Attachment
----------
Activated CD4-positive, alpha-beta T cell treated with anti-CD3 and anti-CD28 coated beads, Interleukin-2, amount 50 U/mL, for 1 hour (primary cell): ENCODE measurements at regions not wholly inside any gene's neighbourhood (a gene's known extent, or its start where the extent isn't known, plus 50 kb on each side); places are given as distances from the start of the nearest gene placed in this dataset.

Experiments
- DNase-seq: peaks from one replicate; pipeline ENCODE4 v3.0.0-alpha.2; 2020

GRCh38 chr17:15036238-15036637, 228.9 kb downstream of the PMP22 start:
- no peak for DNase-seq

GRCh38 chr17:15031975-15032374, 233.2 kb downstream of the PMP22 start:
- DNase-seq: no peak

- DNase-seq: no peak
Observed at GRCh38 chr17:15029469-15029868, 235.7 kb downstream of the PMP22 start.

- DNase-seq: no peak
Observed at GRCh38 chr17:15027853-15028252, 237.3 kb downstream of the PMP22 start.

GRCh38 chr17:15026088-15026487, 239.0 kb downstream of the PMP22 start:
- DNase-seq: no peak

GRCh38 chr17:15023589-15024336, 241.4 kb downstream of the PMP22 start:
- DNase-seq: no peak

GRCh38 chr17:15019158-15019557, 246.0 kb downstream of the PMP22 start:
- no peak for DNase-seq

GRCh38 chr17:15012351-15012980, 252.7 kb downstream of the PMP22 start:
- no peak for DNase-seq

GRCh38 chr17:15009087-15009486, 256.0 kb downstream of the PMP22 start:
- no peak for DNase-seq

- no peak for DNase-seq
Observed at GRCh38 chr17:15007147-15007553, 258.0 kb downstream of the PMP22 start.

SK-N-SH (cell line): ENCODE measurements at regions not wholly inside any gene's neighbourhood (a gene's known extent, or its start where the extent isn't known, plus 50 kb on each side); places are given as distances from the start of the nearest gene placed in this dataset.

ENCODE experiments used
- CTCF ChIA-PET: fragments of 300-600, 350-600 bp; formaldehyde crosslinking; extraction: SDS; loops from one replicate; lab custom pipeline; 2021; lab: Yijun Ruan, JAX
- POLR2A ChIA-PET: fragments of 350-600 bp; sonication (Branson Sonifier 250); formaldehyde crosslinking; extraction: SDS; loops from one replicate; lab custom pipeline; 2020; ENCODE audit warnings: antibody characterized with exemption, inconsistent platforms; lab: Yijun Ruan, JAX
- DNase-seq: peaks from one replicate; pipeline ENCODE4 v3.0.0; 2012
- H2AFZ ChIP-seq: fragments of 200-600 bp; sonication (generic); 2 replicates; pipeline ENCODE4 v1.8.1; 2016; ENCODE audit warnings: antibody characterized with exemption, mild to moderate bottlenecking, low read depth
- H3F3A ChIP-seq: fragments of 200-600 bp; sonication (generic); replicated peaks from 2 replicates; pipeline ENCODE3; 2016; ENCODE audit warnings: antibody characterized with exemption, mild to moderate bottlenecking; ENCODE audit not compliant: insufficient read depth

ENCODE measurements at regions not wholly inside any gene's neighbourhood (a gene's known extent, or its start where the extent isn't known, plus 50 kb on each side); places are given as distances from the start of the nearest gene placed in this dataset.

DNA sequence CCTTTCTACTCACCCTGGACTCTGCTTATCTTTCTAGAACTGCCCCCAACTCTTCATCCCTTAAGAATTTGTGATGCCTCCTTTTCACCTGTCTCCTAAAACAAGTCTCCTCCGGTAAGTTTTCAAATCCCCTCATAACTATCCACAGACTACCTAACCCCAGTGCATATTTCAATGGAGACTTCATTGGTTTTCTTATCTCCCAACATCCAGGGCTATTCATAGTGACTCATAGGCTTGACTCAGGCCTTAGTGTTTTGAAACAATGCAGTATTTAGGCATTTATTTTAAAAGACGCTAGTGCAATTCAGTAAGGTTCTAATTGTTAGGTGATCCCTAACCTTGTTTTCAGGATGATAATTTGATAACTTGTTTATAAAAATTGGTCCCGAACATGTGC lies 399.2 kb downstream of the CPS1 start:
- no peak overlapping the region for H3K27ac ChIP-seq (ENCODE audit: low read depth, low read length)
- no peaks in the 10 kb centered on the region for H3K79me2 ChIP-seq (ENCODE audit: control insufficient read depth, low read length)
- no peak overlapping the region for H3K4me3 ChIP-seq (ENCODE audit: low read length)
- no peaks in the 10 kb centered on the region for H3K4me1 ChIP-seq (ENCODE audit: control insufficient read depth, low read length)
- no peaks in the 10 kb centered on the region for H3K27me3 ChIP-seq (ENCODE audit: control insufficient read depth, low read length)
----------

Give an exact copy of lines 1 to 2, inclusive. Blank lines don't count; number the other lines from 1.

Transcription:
Activated CD4-positive, alpha-beta T cell treated with anti-CD3 and anti-CD28 coated beads, Interleukin-2, amount 50 U/mL, for 1 hour (primary cell): ENCODE measurements at regions not wholly inside any gene's neighbourhood (a gene's known extent, or its start where the extent isn't known, plus 50 kb on each side); places are given as distances from the start of the nearest gene placed in this dataset.

Experiments